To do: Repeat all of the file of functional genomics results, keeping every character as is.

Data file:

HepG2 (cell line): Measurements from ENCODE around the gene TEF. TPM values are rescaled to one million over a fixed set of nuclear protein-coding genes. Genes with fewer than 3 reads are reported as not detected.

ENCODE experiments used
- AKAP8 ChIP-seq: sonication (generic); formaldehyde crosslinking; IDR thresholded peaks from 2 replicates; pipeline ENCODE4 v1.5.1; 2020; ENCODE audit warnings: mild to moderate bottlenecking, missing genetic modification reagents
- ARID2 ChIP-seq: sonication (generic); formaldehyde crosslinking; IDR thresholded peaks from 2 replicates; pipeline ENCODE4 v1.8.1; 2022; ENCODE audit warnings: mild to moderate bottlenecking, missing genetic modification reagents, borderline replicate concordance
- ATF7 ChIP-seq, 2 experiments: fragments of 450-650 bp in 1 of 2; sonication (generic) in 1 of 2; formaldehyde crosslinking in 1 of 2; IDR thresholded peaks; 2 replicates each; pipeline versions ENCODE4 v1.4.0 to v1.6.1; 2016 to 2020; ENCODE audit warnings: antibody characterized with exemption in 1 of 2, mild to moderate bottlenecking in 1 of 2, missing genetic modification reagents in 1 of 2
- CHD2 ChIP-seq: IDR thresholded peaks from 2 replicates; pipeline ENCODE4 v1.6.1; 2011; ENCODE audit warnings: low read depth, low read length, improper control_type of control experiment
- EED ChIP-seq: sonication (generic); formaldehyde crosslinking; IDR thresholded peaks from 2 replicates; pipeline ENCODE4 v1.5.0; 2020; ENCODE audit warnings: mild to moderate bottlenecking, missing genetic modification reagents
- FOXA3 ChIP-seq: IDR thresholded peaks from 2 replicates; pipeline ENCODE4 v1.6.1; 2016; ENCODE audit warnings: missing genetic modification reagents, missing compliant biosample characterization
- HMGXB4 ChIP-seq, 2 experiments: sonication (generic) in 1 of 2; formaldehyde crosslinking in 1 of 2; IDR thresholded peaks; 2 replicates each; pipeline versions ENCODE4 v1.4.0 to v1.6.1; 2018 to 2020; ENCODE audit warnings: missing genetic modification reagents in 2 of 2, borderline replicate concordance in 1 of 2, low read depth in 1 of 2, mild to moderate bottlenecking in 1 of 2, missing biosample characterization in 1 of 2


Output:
HepG2 (cell line): Measurements from ENCODE around the gene TEF. TPM values are rescaled to one million over a fixed set of nuclear protein-coding genes. Genes with fewer than 3 reads are reported as not detected.

ENCODE experiments used
- AKAP8 ChIP-seq: sonication (generic); formaldehyde crosslinking; IDR thresholded peaks from 2 replicates; pipeline ENCODE4 v1.5.1; 2020; ENCODE audit warnings: mild to moderate bottlenecking, missing genetic modification reagents
- ARID2 ChIP-seq: sonication (generic); formaldehyde crosslinking; IDR thresholded peaks from 2 replicates; pipeline ENCODE4 v1.8.1; 2022; ENCODE audit warnings: mild to moderate bottlenecking, missing genetic modification reagents, borderline replicate concordance
- ATF7 ChIP-seq, 2 experiments: fragments of 450-650 bp in 1 of 2; sonication (generic) in 1 of 2; formaldehyde crosslinking in 1 of 2; IDR thresholded peaks; 2 replicates each; pipeline versions ENCODE4 v1.4.0 to v1.6.1; 2016 to 2020; ENCODE audit warnings: antibody characterized with exemption in 1 of 2, mild to moderate bottlenecking in 1 of 2, missing genetic modification reagents in 1 of 2
- CHD2 ChIP-seq: IDR thresholded peaks from 2 replicates; pipeline ENCODE4 v1.6.1; 2011; ENCODE audit warnings: low read depth, low read length, improper control_type of control experiment
- EED ChIP-seq: sonication (generic); formaldehyde crosslinking; IDR thresholded peaks from 2 replicates; pipeline ENCODE4 v1.5.0; 2020; ENCODE audit warnings: mild to moderate bottlenecking, missing genetic modification reagents
- FOXA3 ChIP-seq: IDR thresholded peaks from 2 replicates; pipeline ENCODE4 v1.6.1; 2016; ENCODE audit warnings: missing genetic modification reagents, missing compliant biosample characterization
- HMGXB4 ChIP-seq, 2 experiments: sonication (generic) in 1 of 2; formaldehyde crosslinking in 1 of 2; IDR thresholded peaks; 2 replicates each; pipeline versions ENCODE4 v1.4.0 to v1.6.1; 2018 to 2020; ENCODE audit warnings: missing genetic modification reagents in 2 of 2, borderline replicate concordance in 1 of 2, low read depth in 1 of 2, mild to moderate bottlenecking in 1 of 2, missing biosample characterization in 1 of 2